A BOMB explodes in Oklahoma City. A gas attack strikes a Japanese subway. Communism reappears in Eastern Europe, while US troops roll into Bosnia and an Israeli prime minister is struck down for his efforts to build lasting peace.
Top headlines of 1995, all - yet considered separately they add up to only part of the story of the year. The rest is contained in patterns that link events across borders and time. During the past 12 months, nations struggled to adapt to accelerating technological change while finding their place in the still-unsettled post-cold-war order. But as 1996 dawns and a new millennium draws ever closer, there is new hope for normal life in places where too many past years began with a bleak dawn of gunfire.
Here, then, is a first pass at what historians might say about the year past, when they sort through the daily trees to try to see a larger forest:
Nineteen-ninety-five was a demanding and difficult time for the globe's complex web of security institutions. After the fall of the Berlin Wall, the UN had looked to step up to its long-promised role of peace enforcer; it now appears that role must be rethought, after difficult UN missions in Somalia, Rwanda, and Bosnia.
Regional groups did no better - in some instances, even worse. The European Union's inability to present a united front on Bosnia may go down as one of the larger diplomatic debacles of the 1990s. It took a concerted effort of will by one powerful nation, the United States, to set up a Bosnian cease-fire, with the implication being that 50 years after the end of World War II, NATO seems only marginally less US-dominated than at any time in the alliance's history.
Many nations faced social problems caused by their efforts to make themselves competitive globally. France was the most obvious example, as its public workers launched a paralytic strike against efforts to reduce government benefits that are generous even by the high standards of European social democracy. But the strains of globalization were felt in the US as well, as the continued export of jobs done more cheaply in foreign lands contributed to a shrinkage of the US middle class and growing unemployment among mid-level managers.
The openness necessary for free trade, in some high-profile cases, caused a public backlash: Pressured by groups concerned about safety, US officials pushed back a NAFTA deadline for allowing Mexican trucks greater access to US roads. Similarly, Britain worried about an armada of Spanish fishing boats that tabloids screamed would deplete offshore seafood stocks as soon as EU rules allowed.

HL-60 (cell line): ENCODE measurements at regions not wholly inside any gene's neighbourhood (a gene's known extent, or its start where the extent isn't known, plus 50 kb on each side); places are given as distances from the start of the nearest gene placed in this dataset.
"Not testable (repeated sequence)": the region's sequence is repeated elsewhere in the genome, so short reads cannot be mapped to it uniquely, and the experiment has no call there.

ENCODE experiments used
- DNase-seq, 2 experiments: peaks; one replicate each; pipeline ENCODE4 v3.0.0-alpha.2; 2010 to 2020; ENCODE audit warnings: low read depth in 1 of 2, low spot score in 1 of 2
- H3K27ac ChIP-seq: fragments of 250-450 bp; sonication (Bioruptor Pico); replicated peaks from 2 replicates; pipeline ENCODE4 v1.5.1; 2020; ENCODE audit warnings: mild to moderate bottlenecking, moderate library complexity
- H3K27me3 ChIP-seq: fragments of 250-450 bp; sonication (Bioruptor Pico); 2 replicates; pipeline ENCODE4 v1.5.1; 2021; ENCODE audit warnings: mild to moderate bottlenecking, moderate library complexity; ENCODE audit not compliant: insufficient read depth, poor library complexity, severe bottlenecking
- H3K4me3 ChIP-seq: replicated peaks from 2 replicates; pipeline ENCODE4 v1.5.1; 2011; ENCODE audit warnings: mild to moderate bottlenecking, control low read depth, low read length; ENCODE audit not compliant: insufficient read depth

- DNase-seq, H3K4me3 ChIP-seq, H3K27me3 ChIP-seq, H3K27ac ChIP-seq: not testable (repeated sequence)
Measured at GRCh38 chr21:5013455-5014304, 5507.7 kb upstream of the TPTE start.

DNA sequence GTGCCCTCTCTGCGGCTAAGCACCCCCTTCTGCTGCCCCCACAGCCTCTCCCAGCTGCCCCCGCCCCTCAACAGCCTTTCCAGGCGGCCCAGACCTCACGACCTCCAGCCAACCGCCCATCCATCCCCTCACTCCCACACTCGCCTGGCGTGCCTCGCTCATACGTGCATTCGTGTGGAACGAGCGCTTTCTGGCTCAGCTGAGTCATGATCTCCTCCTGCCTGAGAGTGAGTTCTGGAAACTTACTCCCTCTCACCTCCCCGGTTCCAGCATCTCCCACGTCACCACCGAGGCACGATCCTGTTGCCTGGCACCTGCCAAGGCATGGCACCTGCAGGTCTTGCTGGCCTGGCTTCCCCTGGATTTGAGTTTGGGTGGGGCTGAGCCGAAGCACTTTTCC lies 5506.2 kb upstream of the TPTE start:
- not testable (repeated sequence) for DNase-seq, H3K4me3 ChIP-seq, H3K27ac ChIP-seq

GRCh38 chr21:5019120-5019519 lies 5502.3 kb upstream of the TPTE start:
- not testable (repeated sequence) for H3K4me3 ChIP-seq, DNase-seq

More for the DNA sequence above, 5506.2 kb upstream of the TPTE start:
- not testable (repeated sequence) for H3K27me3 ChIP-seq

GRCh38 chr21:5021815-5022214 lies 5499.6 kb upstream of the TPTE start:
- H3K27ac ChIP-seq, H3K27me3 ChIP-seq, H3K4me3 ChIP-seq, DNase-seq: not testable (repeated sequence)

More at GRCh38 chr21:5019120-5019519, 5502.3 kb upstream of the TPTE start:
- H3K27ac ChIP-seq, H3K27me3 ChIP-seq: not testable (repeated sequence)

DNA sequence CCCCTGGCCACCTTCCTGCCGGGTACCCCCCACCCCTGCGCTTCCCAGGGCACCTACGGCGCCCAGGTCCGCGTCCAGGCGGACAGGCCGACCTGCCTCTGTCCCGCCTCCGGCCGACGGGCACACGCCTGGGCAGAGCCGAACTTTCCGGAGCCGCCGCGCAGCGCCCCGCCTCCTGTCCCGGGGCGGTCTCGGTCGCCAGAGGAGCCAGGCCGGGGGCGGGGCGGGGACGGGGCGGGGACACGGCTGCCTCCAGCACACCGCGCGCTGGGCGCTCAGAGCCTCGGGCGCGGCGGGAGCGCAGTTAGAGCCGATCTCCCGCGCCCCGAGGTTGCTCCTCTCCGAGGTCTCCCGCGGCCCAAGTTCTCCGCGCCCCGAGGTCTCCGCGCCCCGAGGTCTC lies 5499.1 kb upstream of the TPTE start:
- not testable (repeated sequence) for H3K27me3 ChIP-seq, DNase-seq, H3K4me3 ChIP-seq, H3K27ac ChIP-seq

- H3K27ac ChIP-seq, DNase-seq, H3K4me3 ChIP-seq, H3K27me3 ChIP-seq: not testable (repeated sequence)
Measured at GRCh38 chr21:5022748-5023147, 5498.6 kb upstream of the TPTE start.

Economic forces even helped account for some events that seemed ideological. Communism's sudden return to Russia and Eastern Europe was not the result of a sudden longing for a return to May Day parades and collective farms. Rather, it may have been partly caused by voter disappointment at the lack of widespread improvement in standards of living. In Poland, for instance, former Communist cabinet minister Alexander Kwasniewski positioned himself as a modern candidate of prosperity - allowing him to win the presidency from Lech Walesa, a Nobel Peace Prize-winner who is still an icon in the West.
Some of the most intractable armed conflicts in the world seemed suddenly open to peaceful solutions. On New Year's Day one year ago, a lasting cease-fire in the Bosnia war might have seemed accomplishment enough. A break in the long troubles of Northern Ireland, and historic progress in the Middle East, would have seemed too much to ask. Yet, despite the assassination of Yitzhak Rabin in November, Israelis and Palestinians continued their march toward a measure of Palestinian self-rule. If a peace pact can be hammered out between Israel and Syria, as seems possible at the start of 1996, then truly monumental change will have occurred in a region long considered a cockpit of crisis.
As for the situation in Northern Ireland, every day the current cease-fire holds strengthens the constituency for a final end to Protestant-Catholic fighting. The Irish peace process is only inching along, but already both the British and the IRA have gone further towards accommodation than they have dared to do for decades. Occasional American intervention, despite the annoyance of Britain, has appeared a positive development. Certainly President Clinton's fall trip to Belfast was a cathartic moment of normality for a population long cowed by the hard men of both sides. "Your day is over," Mr. Clinton said of the gunmen. Perhaps this year will prove that to be so.
Ironically, America itself took little notice of the president's November Irish foray. News instead focused on the first shutdown of the federal government, per the continuing White House-Congress budget standoff. But Clinton's rapturous Belfast reception will surely be, to him, one of his most memorable days as president. And it shows that to much of the world the US remains a symbol of power, and hope, even while Americans themselves grumble about economic weakness and an incompetent federal government.
Not that anyone has had to look hard lately to find reasons to dislike Washington. The inglorious budget train wreck was one of 1995's longest-running domestic news stories. But this less-than-epic struggle might more properly be seen as one element of a two-year tale: the struggle for America's political soul. The GOP takeover of Congress in 1994 seemed to indicate a popular desire for less government and a devolution of power to the states. Was the vote a mandate or have Republicans gone too far? Stay tuned. One of the biggest stories of 1996 will occur on the Tuesday after the first Monday in November.